One woman alone can make a difference — but a group of committed women can bring about real changes in their lives and in society as a whole.
That’s the word from the Western Carolina Women’s Coalition, which held its “Women Cultivating Change” conference March 8-9 at UNCA.
“This conference is a time to explore some of the contemporary issues facing women and how to care for ourselves,” Coalition President Ellie Franklin told the dozens of women in attendance. Alluding to the many meanings of the word “cultivate” — to reap and sow, to nurture, to bring about — Franklin said, “We hope you will leave here with more skills and more inspiration to get involved.”
Harriet Keyserling — the first woman ever elected to the Beaufort, S.C., County Council — epitomized that message. “If I can do it, you can do it,” she proclaimed during the opening address.
From those political beginnings, Keyserling (now in her 70s) moved on to the state legislature, where she served for nearly 20 years, spearheading such efforts as blocking the transportation and storage of nuclear waste in her state. But back in the 1960s, she was a newcomer to Beaufort — a liberal New York Jew transplanted to a conservative Southern town, she told conference attendees. Trained in labor, management and industry relations, she found herself in a town of about 3,000 where there was no industry and no unions. So Keyserling focused on being a good housewife, though she also became active in efforts to bring arts and cultural events to Beaufort and eventually got involved with the local branch of the League of Women Voters.
Her first run for office, joked Keyserling, might have had something to do with having “too much wine at dinner” — she’d been attending County Council meetings for the League and had bragged over dinner with friends (who included a local journalist) that she could probably do better than the men in office. The journalist friend dared her to run.
“I almost backed out,” confessed Keyserling. “But to everyone’s amazement, I won — [possibly because] my husband had delivered most of the babies in Beaufort.”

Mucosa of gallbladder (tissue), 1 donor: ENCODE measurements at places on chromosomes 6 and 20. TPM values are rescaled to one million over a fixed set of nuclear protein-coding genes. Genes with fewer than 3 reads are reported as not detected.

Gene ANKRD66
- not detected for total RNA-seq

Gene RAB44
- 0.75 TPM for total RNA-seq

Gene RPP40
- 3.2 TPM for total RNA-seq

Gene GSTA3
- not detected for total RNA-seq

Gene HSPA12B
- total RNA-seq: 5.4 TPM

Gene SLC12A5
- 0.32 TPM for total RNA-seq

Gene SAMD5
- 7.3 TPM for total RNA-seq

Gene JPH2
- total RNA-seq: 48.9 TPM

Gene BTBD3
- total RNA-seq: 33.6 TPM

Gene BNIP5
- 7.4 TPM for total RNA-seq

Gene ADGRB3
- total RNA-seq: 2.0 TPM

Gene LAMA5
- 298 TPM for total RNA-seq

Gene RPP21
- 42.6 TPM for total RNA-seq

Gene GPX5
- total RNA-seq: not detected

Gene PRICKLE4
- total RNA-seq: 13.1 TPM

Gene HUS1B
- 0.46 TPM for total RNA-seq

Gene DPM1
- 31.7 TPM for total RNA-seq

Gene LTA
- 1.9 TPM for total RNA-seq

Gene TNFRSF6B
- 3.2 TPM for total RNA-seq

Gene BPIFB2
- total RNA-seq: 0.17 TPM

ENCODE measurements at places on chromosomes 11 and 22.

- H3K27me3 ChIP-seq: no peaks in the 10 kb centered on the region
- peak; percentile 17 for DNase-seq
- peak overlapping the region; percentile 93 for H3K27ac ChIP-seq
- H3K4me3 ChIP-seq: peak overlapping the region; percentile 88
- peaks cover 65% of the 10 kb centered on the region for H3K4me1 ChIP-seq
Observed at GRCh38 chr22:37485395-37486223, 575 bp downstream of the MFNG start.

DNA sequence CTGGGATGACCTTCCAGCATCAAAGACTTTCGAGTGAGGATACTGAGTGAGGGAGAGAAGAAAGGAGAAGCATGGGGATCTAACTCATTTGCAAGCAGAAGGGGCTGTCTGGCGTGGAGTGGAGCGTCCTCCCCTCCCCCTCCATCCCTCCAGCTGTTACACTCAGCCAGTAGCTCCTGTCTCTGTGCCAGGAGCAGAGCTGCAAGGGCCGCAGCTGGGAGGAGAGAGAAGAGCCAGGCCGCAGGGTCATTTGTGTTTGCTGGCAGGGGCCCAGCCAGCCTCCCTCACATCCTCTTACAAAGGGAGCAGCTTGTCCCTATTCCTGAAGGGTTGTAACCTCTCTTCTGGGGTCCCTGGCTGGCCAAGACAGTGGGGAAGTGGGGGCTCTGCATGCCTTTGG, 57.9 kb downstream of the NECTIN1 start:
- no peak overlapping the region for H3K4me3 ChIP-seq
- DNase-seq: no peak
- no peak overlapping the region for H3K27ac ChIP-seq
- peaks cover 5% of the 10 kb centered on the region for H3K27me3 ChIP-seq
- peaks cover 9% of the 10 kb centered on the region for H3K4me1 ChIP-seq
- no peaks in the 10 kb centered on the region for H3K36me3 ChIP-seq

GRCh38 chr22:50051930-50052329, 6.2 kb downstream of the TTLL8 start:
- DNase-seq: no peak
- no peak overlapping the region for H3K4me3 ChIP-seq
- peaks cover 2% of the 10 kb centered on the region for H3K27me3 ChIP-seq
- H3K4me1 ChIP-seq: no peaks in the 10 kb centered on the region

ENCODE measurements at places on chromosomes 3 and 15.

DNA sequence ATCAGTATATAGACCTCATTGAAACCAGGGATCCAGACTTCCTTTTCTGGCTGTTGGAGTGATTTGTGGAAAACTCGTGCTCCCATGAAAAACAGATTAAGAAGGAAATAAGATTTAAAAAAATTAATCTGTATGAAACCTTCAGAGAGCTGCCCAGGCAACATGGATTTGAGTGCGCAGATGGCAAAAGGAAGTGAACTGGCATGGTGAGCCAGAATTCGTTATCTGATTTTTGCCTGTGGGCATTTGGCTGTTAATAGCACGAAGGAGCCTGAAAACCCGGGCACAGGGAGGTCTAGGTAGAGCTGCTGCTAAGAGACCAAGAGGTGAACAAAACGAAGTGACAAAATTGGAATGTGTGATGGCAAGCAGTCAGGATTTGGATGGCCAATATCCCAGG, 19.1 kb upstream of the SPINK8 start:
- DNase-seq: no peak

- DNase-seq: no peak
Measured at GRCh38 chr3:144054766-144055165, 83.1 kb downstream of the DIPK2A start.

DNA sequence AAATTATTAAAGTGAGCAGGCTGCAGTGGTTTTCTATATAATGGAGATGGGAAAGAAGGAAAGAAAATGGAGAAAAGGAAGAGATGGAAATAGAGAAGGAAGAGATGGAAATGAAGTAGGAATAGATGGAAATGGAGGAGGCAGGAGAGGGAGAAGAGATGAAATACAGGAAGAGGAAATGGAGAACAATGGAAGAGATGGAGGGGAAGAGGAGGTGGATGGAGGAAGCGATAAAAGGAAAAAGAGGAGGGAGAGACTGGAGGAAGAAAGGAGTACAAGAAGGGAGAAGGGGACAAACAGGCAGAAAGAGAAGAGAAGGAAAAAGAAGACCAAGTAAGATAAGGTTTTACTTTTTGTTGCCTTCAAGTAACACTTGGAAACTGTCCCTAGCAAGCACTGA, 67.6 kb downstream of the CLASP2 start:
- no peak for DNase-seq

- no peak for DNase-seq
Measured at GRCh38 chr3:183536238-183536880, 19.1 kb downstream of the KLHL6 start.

After parlaying her County Council experience into a successful bid for state office, Keyserling recalled how intimidating it was to be one of only nine women serving alongside 119 men. Even today, she observed, the relative scarcity of Southern women in office may reflect the lack of role models, the persistence of the good-ol’-boy network, and the lingering Southern concept of a woman’s place. “But if we care about what our lives are about, we have to care about who we elect,” said Keyserling. And sometimes that may mean taking the plunge and running for office.
She described a time in the 1980s when the S.C. legislature had tried to eliminate the funding for its women’s commission. After quietly listening to the proposed amendment (and the scarcely veiled sexism coming from her peers), Keyserling took her turn at the lectern. Waving a recently released report that ranked South Carolina near the bottom on a host of women’s issues (such as salaries, child care and education), she demanded to know how the commission’s funding could be cut when South Carolina was doing so poorly by its women.
The amendment was axed.
“We have to fight for our successes and stand up!” declared Keyserling. She urged women to get involved and press for changes in public policy on the issues that matter to them. In one woman’s copy of her book Against the Tide: One Woman’s Political Struggles”, Keyserling wrote, “If you run, you could make a difference.”
A series of workshops at the conference — “Remarkable Women, Unfair Pay”; “What Women Need to Know About Money”; “Finding Your Niche as a Volunteer” and “Women Going Where No Man Has Gone Before: Selling the Frontiers of Cyberspace” — outlined key concerns and ways to make a difference.
A recurring theme in many of these workshops — echoed by feminist/author Louise Bernikow, the second guest speaker — was that women need to get involved and stay involved, both to maintain past advances and to press for further change. Internet expert Dr. Clarisse Behar Molad reported that women’s enrollment in engineering and computer-science programs has dropped drastically over the past decade. Susan Markham, the former director of N.C. Equity, noted that women’s pay still lags behind men’s (in North Carolina, women earn 74 cents for every dollar earned by men in comparable positions). And Annaleah Atkinson, the former president of the Buncombe County Women’s Commission, pointed out that there are still very few women serving on local boards and commissions.
Showing slide after slide of women who’ve made a difference in American history (though they’re often barely mentioned in textbooks), Bernikow declared: “The attitude today is, ‘It’s all been done; everything’s fine.’ [But] there are many battles unwon.” She urged conference attendees to do as so many women before them did: Band together for change, even if it takes time.
Bernikow recalled the determined women who pressed relentlessly for the right to vote: Elizabeth Cady Stanton, Lucretia Mott, Susan B. Anthony. Others, she continued, were active in the civil-rights movement, in the anti-war protests of the ’60s, in the revived women’s movement of the ’70s. “This is a history of civil disobedience [against] bad laws,” said Bernikow. “These are your … gender ancestors,” she argued — and when a woman today advocates for change, she’s standing on their shoulders.
“All it takes [to change things] is a few women sitting around and coming up with what to do,” she concluded.